by J. Murray Murdoch
History has recorded the importance of chapel in maintaining Cedarville University’s commitment to the Word of God and the Testimony of Jesus Christ. Without question, the major factor in preserving the sanctity of the 10 a.m. hour for corporate campus worship has been the godly leadership of Presidents Jeremiah, Dixon, Brown, and White.
The daily chapel services have been a dynamic part of Cedarville University’s schedule since the beginning of the Baptist era in 1953. Every University president has valued the importance of this aspect of campus life.
In a personal interview with his biographer, James T. Jeremiah said, “We must never lose the preaching in chapel that has something to say about Christian living, salvation. Never, and if we do we have lost the whole thing.”
Jeremiah was deeply concerned for Christian colleges that were minimizing or de-emphasizing their chapel program, along with succumbing to the mounting pressures of secularism. “Those schools that have gone down that road have stopped having chapel, and that has done them in,” he offered.
— James T. Jeremiah
During the early years of his tenure, Jeremiah took an active role in preaching in chapel, while also bringing multiple pastors, missionaries, evangelists, and Christian leaders and faculty members to preach in the midmorning chapel services.
Among those President Jeremiah invited to preach was Pastor Warren Wiersbe. Jeremiah would return the favor in kind, filling Wiersbe’s pulpit at Calvary Baptist Church of Covington, Kentucky, which Wiersbe pastored from 1961 to 1971. Older Cedarville alumni doubtless remember those days when they reflect on the fact that Dr. and Mrs. Wiersbe have determined that the renowned Bible teacher’s library will be housed at Cedarville University in the future.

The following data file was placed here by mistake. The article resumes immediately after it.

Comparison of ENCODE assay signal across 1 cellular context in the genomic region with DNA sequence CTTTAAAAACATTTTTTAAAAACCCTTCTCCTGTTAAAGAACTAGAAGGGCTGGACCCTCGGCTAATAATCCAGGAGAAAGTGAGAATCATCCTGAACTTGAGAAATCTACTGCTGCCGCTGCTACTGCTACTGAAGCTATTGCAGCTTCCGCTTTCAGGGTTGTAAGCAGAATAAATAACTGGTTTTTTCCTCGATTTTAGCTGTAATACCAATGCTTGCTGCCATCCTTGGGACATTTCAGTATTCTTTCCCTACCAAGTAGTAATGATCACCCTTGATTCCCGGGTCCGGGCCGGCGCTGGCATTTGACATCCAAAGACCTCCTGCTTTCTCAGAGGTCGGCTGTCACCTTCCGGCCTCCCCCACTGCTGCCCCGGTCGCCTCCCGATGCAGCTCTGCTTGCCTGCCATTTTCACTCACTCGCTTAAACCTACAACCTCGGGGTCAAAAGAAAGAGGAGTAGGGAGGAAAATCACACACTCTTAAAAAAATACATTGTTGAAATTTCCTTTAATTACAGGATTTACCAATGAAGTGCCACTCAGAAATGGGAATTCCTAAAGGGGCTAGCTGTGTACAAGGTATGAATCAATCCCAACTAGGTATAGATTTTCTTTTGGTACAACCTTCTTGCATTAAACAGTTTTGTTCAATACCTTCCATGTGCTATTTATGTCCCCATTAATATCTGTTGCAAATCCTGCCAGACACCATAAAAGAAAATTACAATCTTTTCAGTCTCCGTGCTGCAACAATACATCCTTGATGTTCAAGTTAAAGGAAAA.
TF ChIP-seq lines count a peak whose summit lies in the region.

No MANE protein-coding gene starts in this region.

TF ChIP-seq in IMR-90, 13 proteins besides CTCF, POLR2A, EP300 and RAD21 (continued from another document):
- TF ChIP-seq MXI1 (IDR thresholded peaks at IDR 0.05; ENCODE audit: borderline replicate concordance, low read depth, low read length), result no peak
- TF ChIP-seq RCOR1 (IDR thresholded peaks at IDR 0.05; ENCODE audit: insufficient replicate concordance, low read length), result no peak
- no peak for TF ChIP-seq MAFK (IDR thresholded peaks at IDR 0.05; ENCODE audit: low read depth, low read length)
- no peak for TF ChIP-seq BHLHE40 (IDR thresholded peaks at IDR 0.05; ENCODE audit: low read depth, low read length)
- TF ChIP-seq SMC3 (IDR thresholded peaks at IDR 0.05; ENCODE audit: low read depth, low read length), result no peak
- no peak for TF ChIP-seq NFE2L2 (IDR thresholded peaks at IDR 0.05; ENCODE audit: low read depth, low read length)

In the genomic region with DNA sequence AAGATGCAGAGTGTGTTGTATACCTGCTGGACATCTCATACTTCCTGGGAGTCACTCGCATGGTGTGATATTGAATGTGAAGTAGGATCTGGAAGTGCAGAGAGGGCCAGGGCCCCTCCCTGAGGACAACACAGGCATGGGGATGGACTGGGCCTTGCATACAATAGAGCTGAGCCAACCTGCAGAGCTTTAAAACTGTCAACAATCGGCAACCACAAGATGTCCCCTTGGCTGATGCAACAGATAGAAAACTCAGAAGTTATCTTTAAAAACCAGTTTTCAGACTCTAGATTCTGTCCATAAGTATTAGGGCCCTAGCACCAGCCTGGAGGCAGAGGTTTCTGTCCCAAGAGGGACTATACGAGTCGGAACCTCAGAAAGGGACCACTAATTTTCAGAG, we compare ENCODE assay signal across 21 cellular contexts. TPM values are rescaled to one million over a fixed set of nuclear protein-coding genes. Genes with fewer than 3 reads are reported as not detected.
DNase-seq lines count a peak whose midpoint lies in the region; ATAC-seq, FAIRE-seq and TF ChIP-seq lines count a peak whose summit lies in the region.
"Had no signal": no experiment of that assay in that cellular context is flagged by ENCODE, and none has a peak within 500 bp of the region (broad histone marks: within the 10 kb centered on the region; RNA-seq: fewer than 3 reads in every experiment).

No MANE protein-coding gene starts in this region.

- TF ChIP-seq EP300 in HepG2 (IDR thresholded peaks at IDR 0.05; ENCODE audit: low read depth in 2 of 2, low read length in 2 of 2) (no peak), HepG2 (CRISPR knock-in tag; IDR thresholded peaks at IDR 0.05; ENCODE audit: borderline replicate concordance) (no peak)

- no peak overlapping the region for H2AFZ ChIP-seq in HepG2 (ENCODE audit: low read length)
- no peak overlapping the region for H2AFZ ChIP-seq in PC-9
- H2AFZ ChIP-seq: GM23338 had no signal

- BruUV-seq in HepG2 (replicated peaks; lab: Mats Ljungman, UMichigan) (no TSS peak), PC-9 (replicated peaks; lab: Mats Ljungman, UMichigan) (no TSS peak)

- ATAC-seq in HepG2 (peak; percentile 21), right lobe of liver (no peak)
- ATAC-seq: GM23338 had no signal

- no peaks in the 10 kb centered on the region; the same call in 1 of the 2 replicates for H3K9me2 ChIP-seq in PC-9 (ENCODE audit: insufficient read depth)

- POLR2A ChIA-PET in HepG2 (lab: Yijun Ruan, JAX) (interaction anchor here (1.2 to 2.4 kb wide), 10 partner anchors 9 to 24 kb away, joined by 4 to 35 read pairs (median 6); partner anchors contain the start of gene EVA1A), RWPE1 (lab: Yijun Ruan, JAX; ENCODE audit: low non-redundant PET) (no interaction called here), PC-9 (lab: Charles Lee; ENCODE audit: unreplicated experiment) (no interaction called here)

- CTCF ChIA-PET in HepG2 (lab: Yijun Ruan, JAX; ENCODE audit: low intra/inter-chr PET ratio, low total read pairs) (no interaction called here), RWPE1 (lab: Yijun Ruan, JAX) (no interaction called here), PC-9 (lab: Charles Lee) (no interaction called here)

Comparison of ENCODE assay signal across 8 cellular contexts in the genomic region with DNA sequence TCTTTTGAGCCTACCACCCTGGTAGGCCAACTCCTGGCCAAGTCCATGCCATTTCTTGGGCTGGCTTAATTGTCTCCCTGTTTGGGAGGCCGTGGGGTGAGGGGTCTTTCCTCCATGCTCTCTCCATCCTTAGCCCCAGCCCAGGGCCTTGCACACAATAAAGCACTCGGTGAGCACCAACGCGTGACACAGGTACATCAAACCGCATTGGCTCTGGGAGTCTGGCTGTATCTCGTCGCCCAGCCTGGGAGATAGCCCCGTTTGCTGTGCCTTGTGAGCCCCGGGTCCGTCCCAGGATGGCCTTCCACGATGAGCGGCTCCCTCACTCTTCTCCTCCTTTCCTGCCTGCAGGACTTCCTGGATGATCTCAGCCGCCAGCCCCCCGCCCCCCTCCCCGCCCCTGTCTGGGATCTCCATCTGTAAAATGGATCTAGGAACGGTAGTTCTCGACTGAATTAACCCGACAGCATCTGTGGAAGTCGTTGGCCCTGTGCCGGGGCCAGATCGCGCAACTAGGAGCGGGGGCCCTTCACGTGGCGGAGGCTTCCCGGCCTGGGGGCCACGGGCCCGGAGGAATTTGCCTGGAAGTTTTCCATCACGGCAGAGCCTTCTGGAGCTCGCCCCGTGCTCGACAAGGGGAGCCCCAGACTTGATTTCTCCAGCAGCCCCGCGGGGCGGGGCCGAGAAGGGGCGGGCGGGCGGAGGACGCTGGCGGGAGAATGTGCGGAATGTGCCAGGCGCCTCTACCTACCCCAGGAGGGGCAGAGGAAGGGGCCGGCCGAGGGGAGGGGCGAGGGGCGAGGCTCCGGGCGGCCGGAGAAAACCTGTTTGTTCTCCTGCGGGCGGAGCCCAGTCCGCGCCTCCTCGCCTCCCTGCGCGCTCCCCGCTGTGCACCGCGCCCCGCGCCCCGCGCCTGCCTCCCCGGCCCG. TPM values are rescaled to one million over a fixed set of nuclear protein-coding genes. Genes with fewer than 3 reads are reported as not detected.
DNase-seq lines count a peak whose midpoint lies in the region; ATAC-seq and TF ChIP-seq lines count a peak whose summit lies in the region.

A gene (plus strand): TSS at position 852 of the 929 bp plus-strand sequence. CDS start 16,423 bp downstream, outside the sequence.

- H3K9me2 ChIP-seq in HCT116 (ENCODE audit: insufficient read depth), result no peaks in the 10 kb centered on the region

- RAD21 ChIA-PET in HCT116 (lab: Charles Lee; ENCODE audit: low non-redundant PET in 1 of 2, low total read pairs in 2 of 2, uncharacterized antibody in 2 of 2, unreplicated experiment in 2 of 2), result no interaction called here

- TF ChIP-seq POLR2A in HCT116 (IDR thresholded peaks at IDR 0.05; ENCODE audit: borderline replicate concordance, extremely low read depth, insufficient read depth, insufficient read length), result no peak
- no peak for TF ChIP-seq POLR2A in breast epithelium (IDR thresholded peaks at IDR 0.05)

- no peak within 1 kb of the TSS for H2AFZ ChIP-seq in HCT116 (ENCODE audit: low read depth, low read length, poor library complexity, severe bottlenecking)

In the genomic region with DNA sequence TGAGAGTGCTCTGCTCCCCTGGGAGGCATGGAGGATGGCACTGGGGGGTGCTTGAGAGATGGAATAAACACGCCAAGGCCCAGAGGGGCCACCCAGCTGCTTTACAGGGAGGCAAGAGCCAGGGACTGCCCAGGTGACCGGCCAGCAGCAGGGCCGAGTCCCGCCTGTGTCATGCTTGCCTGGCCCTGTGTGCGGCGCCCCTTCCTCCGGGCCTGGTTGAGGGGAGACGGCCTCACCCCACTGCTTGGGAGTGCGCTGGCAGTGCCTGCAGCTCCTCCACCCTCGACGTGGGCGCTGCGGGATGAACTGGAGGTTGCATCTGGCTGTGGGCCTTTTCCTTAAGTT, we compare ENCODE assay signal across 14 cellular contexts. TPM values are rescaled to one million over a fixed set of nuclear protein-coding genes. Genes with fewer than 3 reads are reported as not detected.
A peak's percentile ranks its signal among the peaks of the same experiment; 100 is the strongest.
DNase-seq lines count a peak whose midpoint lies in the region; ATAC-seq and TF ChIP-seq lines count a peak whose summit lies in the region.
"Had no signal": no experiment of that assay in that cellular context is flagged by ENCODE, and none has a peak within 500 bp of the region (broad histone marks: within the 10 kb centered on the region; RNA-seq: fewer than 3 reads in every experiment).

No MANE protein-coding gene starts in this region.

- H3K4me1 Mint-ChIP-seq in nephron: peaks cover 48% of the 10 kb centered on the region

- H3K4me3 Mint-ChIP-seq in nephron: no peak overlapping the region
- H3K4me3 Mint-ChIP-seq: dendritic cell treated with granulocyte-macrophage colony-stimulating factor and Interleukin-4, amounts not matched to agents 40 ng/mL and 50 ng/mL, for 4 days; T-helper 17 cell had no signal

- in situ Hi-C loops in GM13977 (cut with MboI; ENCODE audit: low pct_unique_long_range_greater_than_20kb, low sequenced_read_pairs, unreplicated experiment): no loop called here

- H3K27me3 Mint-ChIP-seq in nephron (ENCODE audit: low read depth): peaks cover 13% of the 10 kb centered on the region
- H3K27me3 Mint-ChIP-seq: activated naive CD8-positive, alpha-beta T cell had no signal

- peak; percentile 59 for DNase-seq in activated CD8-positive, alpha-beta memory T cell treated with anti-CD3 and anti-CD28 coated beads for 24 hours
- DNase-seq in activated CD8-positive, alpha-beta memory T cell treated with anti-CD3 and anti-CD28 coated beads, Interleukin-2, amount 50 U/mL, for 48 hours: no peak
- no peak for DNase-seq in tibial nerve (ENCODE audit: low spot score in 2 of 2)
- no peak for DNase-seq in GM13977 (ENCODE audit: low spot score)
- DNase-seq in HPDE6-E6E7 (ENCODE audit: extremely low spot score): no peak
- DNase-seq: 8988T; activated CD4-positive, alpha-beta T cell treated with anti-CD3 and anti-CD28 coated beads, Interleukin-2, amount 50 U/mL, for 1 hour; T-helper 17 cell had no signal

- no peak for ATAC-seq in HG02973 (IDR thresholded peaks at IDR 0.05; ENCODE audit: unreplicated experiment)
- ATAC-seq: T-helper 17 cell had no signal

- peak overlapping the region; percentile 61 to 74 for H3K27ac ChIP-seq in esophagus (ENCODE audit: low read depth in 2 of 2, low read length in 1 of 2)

When Paul Dixon was inaugurated as President of Cedarville College at homecoming in 1978, he was eager to establish his priorities quickly. He conducted a study of colleges that had once been faith-based schools, but had lost their mission. He discovered that many of these institutions began to select trustees for financial reasons rather than a strong biblical emphasis. This led these same trustees to call presidents who were not strong Christian leaders and faculty members who did not have a strong faith base. For these and other reasons, these schools put less emphasis on chapel.
On other occasions, as schools enlarged their student body, they outgrew their chapel, and did not want to use hard-to-find resources to build a bigger chapel building. So, instead, they minimized the number of chapel services held each week and often stopped requiring attendance altogether.
Cedarville’s presidents determined early on that meeting space would not be the determining factor for chapel, but rather a commitment to faithfully pour into the University family from God’s truth. The greatest building project of all is the construction of a biblical worldview in students’ hearts driven by a love and devotion to the Lord Jesus.
This led Dixon to conclude that the “primary responsibility of a Christian college president was the chapel service.” Historically, the direction you give the chapel ministry determines the future of the institution. “The heartbeat of every Christian college is what happens in chapel,” he said.
It was Dixon who set aside Monday as the President’s day in chapel. He then arranged for a wide variety of speakers to minister Tuesday through Thursday, while Friday was set aside for student chapel, as well as faculty and department meetings.
In addition to his dynamic preaching, multiple generations of Cedarville students remember with fondness Dixon’s frequent admonition to stamp everything they did with quality. He frequently closed the chapel program with his favorite hymn, Christ Is All I Need. The campus relived that experience leading up to Cedarville’s 2018 homecoming weekend, when that beloved song was played once more at chapel when Dixon spoke.
— Thomas White
The presidency of Bill Brown continued the chapel emphasis. Monday remained as the president’s day, and Brown spoke on a regular basis. Brown came to Cedarville from the academic community and frequently spoke of the value of chapel in the educational process, stressing in particular a Christian worldview.
Few who experienced Brown’s emphasis on worldview will fail to recall his use of pop culture to call attention to the spiritual needs of a secular culture or the President’s desire to have the student body pray for members of that culture, as Brown sought to reach them with the Gospel.